BTW, we francophones in NB also have English immersion, that is, as soon as we step outside the door, switch on the computer or open the TV or radio. Learning English in NB (or in North America) is like a cold; you’re gonna catch it anyway!!

  3. E Johnsen

    Kelly Lamrock has taken a shamefully devisive tactic in trying to implement… no… FORCE his will upon the system. In one radio interview I heard him say that children in the EFI programs usually had parents who were better educated with more money.

    ??????? What would be the point in saying that other than to generate support by making people think that the EFI was catering to some sort of upper class? Since Lamrock has done this, the comments on News sites abound with radical ‘Anglophone-first’ posts and declarations that the French system discriminates since it will not allow English children to attend.

    Congratulations Mr. Lamrock, you have succeeded in resurrecting 30 year old biases.

    P.S. If Kelly Lamrock does believe that supporters of EFI tend to have more education and money, wouldn’t he think that might be a dangerous demographic to pi$$ off?

  4. Gilbert

    Hey Harold,

    You might have to repost the need for a curriculum discussion when we all cool down from recent annoucements.

    I don’t agree with the curriculum bashing but I your right when we say that we have to sincerely ask why we’re using it in the first place.

    It is interesting how the french immersion thing becomes an issue. Meanwhile the province increases the number of witch hunters by 43 and no one minds.


  5. Harold

    I had doubts about posting this, Gilbert, but it was written and I wanted it out there for discussion. As you note, my main point is about curriculum, not EFI, but EFI is the hot topic.

    I’m actually a little disillusioned that banning homework in school never became an issue here. Once again, children have no say in the matter, in spite of Canada being a signatory to the UN Convention on the Rights of the Child. You won’t see any parents protesting homework outside the Legislature.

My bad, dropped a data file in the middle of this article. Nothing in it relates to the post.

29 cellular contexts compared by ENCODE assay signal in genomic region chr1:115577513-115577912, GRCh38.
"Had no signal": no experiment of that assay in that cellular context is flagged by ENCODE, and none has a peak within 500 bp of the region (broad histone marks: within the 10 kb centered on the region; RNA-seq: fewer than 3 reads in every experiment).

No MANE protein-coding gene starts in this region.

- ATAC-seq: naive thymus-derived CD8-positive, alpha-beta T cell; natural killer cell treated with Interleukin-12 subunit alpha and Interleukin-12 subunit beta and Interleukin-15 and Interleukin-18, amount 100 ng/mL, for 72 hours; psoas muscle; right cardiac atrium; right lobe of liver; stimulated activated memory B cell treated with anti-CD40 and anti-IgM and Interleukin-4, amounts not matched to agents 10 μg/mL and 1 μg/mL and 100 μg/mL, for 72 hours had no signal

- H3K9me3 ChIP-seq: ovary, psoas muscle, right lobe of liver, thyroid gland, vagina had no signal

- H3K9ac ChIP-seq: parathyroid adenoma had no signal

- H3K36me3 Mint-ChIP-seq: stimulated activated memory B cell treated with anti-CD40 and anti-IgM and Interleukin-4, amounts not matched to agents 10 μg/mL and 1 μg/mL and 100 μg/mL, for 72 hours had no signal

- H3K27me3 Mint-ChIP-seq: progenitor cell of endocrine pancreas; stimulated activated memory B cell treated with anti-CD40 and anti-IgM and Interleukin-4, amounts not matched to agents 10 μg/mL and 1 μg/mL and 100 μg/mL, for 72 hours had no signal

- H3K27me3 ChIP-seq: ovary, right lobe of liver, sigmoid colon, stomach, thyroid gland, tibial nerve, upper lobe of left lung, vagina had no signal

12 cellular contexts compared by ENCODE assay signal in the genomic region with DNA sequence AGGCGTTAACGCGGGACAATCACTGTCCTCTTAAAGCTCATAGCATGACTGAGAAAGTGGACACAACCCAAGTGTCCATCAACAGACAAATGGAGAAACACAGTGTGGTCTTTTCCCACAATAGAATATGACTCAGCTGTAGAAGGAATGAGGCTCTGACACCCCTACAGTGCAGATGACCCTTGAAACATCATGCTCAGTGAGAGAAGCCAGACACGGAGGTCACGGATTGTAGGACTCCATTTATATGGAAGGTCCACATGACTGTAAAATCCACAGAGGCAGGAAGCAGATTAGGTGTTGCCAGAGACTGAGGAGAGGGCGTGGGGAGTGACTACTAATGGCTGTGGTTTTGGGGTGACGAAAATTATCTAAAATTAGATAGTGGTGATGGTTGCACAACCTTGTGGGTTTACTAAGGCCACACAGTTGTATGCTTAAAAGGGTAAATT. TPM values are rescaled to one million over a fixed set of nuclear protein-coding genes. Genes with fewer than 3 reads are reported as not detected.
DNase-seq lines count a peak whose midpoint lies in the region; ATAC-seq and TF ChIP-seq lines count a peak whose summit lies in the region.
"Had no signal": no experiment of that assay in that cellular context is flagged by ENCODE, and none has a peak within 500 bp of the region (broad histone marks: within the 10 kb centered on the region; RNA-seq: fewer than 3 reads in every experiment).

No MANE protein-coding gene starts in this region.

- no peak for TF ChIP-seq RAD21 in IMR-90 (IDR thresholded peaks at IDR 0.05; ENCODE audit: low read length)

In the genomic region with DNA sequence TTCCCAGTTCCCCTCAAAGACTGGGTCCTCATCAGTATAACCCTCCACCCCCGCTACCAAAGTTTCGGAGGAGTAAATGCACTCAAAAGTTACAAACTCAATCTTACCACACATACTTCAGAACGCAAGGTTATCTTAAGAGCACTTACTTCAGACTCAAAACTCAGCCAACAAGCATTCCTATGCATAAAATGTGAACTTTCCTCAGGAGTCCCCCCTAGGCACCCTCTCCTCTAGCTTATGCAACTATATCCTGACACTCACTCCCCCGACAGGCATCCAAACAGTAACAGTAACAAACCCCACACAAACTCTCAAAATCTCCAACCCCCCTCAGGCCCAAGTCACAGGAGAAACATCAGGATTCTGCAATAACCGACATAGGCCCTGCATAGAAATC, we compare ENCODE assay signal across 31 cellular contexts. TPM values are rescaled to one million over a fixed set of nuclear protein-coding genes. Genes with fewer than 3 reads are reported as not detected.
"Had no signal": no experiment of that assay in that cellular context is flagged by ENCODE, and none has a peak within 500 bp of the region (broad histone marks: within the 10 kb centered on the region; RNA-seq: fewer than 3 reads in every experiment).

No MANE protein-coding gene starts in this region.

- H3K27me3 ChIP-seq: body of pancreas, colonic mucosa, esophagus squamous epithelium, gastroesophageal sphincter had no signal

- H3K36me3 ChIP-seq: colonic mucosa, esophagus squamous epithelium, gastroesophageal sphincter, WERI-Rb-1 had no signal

I’m still quite firmly against curriculum in education, as I believe that the only place for set curriculum is in training.

  6. Robert J. Saulnier

    “Curriculum is the confinement of the human experience.”

    I have to disagree. A curriculum is like a map of things to learn and experience. It is your guide (teacher/organisation) who confines a student by controlling where and how he gets around. Hopefully you have a good guide, someone who will let you wander around a little.

    What’s important about the curriculum is that it contains things we want to experience and some paths (best practices) that show us how to get to the treasure chest.

    A curriculum will never limit a student, only the student or other people can limit someone.

  7. Gilbert

    The two last posts have me thinking.

    I can see how the curriculum can be damaging. Especially if it is the driver or if encourages teachers to confine a student as pointed out by Robert.

    Most of my experience with teaching is in situations where formative assessment plays a driving role. I could live without the curriculum but still need clear learning objectives/goals to be for FA to function properly.

    How do you define curriculum. Would like to better understand where the objectives fit in to your definition.